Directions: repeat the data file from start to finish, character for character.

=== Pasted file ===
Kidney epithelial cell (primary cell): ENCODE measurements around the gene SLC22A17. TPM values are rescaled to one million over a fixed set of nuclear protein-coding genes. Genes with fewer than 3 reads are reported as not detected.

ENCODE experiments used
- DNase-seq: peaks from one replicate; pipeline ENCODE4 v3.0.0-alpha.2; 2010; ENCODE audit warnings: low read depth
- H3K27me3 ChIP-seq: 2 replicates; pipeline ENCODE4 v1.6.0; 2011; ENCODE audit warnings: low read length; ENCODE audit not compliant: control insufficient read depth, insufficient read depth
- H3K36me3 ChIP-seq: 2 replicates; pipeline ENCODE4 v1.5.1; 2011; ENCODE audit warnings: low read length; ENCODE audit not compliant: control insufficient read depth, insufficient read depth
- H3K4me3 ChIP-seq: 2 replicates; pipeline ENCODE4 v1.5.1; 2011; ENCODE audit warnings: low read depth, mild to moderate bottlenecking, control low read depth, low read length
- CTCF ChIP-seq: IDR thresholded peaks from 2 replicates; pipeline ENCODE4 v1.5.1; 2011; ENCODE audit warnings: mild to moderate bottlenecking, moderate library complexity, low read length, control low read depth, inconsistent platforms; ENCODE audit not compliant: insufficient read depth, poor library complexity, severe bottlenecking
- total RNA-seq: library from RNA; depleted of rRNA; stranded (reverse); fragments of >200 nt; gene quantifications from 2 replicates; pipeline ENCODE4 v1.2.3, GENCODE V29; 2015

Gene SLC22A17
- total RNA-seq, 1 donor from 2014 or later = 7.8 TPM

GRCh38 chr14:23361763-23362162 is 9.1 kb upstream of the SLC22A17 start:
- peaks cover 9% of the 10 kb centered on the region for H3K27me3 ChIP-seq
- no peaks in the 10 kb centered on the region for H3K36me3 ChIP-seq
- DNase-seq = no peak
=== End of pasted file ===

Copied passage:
Kidney epithelial cell (primary cell): ENCODE measurements around the gene SLC22A17. TPM values are rescaled to one million over a fixed set of nuclear protein-coding genes. Genes with fewer than 3 reads are reported as not detected.

ENCODE experiments used
- DNase-seq: peaks from one replicate; pipeline ENCODE4 v3.0.0-alpha.2; 2010; ENCODE audit warnings: low read depth
- H3K27me3 ChIP-seq: 2 replicates; pipeline ENCODE4 v1.6.0; 2011; ENCODE audit warnings: low read length; ENCODE audit not compliant: control insufficient read depth, insufficient read depth
- H3K36me3 ChIP-seq: 2 replicates; pipeline ENCODE4 v1.5.1; 2011; ENCODE audit warnings: low read length; ENCODE audit not compliant: control insufficient read depth, insufficient read depth
- H3K4me3 ChIP-seq: 2 replicates; pipeline ENCODE4 v1.5.1; 2011; ENCODE audit warnings: low read depth, mild to moderate bottlenecking, control low read depth, low read length
- CTCF ChIP-seq: IDR thresholded peaks from 2 replicates; pipeline ENCODE4 v1.5.1; 2011; ENCODE audit warnings: mild to moderate bottlenecking, moderate library complexity, low read length, control low read depth, inconsistent platforms; ENCODE audit not compliant: insufficient read depth, poor library complexity, severe bottlenecking
- total RNA-seq: library from RNA; depleted of rRNA; stranded (reverse); fragments of >200 nt; gene quantifications from 2 replicates; pipeline ENCODE4 v1.2.3, GENCODE V29; 2015

Gene SLC22A17
- total RNA-seq, 1 donor from 2014 or later = 7.8 TPM

GRCh38 chr14:23361763-23362162 is 9.1 kb upstream of the SLC22A17 start:
- peaks cover 9% of the 10 kb centered on the region for H3K27me3 ChIP-seq
- no peaks in the 10 kb centered on the region for H3K36me3 ChIP-seq
- DNase-seq = no peak